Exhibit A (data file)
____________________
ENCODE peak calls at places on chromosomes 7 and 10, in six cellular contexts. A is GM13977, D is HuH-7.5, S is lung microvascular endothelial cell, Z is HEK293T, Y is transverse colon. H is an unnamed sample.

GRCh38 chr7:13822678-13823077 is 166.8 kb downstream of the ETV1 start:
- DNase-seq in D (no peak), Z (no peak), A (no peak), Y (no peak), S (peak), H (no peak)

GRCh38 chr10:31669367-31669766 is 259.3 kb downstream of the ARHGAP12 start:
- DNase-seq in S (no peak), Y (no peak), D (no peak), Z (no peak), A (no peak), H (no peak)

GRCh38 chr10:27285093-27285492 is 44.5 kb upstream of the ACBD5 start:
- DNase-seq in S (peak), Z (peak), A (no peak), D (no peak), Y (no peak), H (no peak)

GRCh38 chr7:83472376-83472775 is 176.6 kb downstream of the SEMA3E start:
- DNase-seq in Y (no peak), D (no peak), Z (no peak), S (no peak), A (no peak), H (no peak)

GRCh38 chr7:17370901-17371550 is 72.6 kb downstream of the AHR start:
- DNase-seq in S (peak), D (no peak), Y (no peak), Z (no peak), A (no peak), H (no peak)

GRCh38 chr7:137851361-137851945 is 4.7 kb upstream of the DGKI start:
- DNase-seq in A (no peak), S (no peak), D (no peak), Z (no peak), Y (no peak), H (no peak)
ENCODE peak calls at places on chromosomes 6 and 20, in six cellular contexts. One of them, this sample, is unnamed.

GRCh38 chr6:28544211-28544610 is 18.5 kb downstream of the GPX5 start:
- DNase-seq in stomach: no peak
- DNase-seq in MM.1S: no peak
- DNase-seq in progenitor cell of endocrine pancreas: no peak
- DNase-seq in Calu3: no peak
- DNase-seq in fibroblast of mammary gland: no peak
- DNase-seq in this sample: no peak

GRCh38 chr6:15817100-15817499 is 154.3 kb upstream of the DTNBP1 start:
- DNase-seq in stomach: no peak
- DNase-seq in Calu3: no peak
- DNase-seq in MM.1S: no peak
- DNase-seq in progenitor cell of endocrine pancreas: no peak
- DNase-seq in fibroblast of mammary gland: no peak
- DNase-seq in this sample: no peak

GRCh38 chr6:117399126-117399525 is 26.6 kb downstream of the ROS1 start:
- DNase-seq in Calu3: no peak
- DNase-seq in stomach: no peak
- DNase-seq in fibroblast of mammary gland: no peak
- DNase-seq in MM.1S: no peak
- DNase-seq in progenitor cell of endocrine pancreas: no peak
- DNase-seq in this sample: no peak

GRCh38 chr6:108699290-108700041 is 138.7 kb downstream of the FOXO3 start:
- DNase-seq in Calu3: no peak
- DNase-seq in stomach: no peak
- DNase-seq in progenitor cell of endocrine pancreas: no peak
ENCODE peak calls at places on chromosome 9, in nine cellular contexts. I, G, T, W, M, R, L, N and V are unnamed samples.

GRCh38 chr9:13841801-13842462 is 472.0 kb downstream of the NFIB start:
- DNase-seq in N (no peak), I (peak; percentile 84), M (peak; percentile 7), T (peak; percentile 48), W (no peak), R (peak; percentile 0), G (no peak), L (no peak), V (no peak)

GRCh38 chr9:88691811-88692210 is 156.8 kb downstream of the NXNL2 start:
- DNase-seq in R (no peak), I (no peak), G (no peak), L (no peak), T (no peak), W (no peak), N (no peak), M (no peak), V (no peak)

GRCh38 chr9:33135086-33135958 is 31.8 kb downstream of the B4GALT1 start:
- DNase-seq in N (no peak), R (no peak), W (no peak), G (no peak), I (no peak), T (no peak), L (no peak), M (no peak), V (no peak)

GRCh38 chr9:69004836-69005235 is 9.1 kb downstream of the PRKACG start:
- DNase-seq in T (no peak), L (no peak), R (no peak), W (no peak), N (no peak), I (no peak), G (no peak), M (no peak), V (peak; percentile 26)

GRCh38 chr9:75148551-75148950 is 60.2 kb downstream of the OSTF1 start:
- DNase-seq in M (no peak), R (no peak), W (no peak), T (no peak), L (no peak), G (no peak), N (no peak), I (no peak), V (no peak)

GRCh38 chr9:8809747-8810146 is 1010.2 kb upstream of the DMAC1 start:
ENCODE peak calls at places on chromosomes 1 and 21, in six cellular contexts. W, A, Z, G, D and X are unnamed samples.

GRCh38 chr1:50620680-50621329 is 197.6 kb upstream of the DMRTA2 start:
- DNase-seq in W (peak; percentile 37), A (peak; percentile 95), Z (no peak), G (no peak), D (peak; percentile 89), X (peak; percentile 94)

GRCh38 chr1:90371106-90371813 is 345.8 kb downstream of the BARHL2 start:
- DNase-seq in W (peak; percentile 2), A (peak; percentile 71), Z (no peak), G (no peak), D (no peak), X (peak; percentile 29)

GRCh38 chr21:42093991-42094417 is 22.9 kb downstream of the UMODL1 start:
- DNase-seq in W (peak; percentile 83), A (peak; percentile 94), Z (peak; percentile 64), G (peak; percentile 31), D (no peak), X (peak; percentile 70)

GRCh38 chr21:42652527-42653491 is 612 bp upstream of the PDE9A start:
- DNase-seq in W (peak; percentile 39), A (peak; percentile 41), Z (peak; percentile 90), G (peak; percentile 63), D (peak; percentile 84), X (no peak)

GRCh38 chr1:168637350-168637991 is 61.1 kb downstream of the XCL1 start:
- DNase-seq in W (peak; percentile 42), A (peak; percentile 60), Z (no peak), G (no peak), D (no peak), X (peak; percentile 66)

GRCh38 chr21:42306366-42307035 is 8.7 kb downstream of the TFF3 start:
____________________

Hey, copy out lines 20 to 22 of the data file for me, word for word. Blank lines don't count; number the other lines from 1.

- DNase-seq in fibroblast of mammary gland: no peak
- DNase-seq in this sample: no peak

GRCh38 chr6:15817100-15817499 is 154.3 kb upstream of the DTNBP1 start: